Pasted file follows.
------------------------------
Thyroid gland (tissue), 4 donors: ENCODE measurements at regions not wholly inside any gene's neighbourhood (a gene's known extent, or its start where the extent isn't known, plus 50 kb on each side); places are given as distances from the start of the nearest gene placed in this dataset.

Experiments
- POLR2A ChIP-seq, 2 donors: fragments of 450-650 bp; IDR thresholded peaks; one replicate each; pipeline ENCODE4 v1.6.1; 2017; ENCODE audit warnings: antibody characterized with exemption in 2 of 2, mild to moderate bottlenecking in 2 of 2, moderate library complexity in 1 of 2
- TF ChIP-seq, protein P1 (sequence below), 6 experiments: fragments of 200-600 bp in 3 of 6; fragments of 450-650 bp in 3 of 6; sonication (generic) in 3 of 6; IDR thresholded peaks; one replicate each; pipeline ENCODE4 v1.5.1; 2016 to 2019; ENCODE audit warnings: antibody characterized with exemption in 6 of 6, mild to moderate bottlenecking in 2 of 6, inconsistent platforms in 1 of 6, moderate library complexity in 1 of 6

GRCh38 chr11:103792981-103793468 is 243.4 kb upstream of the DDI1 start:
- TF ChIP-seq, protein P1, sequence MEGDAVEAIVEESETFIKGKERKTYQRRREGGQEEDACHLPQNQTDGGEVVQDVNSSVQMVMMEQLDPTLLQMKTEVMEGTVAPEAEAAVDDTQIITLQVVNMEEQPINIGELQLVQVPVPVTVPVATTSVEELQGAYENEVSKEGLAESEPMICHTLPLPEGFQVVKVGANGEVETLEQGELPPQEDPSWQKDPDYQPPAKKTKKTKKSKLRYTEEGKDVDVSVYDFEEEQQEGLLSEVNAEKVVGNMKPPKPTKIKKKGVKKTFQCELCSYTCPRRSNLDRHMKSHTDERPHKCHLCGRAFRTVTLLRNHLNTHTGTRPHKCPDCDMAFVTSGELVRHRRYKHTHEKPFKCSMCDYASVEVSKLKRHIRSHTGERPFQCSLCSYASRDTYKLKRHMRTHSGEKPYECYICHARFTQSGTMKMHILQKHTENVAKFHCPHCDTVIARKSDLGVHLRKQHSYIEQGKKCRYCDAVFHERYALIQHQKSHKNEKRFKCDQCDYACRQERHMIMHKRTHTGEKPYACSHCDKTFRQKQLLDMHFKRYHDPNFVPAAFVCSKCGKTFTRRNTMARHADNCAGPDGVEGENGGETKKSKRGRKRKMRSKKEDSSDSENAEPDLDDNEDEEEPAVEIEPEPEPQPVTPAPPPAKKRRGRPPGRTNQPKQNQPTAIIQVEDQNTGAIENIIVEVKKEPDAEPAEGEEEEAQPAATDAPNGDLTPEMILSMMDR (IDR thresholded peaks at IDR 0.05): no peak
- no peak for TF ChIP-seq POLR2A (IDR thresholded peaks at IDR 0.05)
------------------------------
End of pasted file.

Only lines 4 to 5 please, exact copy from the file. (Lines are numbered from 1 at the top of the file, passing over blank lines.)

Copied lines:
- TF ChIP-seq, protein P1 (sequence below), 6 experiments: fragments of 200-600 bp in 3 of 6; fragments of 450-650 bp in 3 of 6; sonication (generic) in 3 of 6; IDR thresholded peaks; one replicate each; pipeline ENCODE4 v1.5.1; 2016 to 2019; ENCODE audit warnings: antibody characterized with exemption in 6 of 6, mild to moderate bottlenecking in 2 of 6, inconsistent platforms in 1 of 6, moderate library complexity in 1 of 6

GRCh38 chr11:103792981-103793468 is 243.4 kb upstream of the DDI1 start: